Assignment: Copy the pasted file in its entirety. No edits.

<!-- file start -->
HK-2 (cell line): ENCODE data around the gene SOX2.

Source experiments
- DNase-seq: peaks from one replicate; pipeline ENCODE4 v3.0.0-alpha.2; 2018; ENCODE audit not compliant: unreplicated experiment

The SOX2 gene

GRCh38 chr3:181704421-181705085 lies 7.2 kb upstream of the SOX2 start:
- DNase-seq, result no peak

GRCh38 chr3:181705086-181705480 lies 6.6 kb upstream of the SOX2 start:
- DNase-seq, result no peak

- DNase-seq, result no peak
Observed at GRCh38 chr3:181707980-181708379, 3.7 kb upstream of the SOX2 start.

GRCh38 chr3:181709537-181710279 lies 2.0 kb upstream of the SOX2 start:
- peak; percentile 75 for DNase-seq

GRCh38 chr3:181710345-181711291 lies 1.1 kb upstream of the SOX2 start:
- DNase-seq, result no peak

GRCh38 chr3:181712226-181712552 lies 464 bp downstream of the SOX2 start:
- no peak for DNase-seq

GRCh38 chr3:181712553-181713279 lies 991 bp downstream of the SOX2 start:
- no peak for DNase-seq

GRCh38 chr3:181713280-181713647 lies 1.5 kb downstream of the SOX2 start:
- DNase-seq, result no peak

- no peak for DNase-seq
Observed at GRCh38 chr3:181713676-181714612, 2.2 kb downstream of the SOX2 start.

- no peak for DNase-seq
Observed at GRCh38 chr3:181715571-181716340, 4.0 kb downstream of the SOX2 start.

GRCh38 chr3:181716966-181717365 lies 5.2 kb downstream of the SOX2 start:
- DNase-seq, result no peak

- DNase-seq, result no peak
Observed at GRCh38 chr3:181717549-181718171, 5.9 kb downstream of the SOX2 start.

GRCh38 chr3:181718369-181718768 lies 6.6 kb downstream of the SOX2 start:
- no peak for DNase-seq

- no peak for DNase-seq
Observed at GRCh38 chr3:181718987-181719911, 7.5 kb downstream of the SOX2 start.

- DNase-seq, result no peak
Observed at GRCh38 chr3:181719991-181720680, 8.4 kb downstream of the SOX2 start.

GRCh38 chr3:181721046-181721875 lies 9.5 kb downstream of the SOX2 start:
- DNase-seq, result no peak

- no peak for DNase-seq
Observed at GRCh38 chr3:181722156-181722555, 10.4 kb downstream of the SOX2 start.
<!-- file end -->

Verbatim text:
HK-2 (cell line): ENCODE data around the gene SOX2.

Source experiments
- DNase-seq: peaks from one replicate; pipeline ENCODE4 v3.0.0-alpha.2; 2018; ENCODE audit not compliant: unreplicated experiment

The SOX2 gene

GRCh38 chr3:181704421-181705085 lies 7.2 kb upstream of the SOX2 start:
- DNase-seq, result no peak

GRCh38 chr3:181705086-181705480 lies 6.6 kb upstream of the SOX2 start:
- DNase-seq, result no peak

- DNase-seq, result no peak
Observed at GRCh38 chr3:181707980-181708379, 3.7 kb upstream of the SOX2 start.

GRCh38 chr3:181709537-181710279 lies 2.0 kb upstream of the SOX2 start:
- peak; percentile 75 for DNase-seq

GRCh38 chr3:181710345-181711291 lies 1.1 kb upstream of the SOX2 start:
- DNase-seq, result no peak

GRCh38 chr3:181712226-181712552 lies 464 bp downstream of the SOX2 start:
- no peak for DNase-seq

GRCh38 chr3:181712553-181713279 lies 991 bp downstream of the SOX2 start:
- no peak for DNase-seq

GRCh38 chr3:181713280-181713647 lies 1.5 kb downstream of the SOX2 start:
- DNase-seq, result no peak

- no peak for DNase-seq
Observed at GRCh38 chr3:181713676-181714612, 2.2 kb downstream of the SOX2 start.

- no peak for DNase-seq
Observed at GRCh38 chr3:181715571-181716340, 4.0 kb downstream of the SOX2 start.

GRCh38 chr3:181716966-181717365 lies 5.2 kb downstream of the SOX2 start:
- DNase-seq, result no peak

- DNase-seq, result no peak
Observed at GRCh38 chr3:181717549-181718171, 5.9 kb downstream of the SOX2 start.

GRCh38 chr3:181718369-181718768 lies 6.6 kb downstream of the SOX2 start:
- no peak for DNase-seq

- no peak for DNase-seq
Observed at GRCh38 chr3:181718987-181719911, 7.5 kb downstream of the SOX2 start.

- DNase-seq, result no peak
Observed at GRCh38 chr3:181719991-181720680, 8.4 kb downstream of the SOX2 start.

GRCh38 chr3:181721046-181721875 lies 9.5 kb downstream of the SOX2 start:
- DNase-seq, result no peak

- no peak for DNase-seq
Observed at GRCh38 chr3:181722156-181722555, 10.4 kb downstream of the SOX2 start.